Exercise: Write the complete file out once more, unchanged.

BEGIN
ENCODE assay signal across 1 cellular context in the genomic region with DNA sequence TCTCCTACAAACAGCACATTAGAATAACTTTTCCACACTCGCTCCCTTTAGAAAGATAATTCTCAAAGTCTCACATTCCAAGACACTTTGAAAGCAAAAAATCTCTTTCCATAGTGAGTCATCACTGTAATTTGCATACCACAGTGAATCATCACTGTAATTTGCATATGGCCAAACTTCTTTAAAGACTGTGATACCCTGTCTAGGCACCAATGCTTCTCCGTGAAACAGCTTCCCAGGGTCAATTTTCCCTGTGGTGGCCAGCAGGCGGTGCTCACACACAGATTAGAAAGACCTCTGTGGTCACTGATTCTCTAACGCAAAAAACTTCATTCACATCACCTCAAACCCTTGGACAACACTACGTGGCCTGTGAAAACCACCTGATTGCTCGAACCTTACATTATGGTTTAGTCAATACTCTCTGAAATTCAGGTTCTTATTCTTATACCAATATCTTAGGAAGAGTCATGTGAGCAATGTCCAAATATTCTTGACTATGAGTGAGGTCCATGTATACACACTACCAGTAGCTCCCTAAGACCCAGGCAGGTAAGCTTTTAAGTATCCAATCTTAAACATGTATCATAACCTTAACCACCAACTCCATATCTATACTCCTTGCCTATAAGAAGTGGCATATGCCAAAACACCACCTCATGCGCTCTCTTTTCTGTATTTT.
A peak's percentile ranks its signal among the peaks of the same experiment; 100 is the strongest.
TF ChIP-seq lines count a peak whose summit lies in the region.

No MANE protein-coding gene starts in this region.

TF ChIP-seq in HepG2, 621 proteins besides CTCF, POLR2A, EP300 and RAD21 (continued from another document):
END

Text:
ENCODE assay signal across 1 cellular context in the genomic region with DNA sequence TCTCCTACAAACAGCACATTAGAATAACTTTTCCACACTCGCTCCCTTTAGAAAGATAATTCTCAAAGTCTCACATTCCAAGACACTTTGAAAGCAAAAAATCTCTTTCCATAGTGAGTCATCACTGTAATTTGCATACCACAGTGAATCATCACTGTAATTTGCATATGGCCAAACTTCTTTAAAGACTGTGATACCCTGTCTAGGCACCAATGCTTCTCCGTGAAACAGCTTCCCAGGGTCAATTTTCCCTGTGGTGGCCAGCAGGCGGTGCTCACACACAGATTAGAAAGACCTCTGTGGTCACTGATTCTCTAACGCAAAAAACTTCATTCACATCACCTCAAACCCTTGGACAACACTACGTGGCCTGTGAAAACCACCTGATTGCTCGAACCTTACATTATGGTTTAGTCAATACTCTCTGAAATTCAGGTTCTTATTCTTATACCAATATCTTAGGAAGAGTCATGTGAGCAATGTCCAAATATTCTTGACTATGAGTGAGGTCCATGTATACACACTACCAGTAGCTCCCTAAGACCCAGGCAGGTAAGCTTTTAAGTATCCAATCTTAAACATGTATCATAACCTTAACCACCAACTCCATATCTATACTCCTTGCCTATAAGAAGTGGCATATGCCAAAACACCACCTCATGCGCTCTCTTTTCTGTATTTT.
A peak's percentile ranks its signal among the peaks of the same experiment; 100 is the strongest.
TF ChIP-seq lines count a peak whose summit lies in the region.

No MANE protein-coding gene starts in this region.

TF ChIP-seq in HepG2, 621 proteins besides CTCF, POLR2A, EP300 and RAD21 (continued from another document):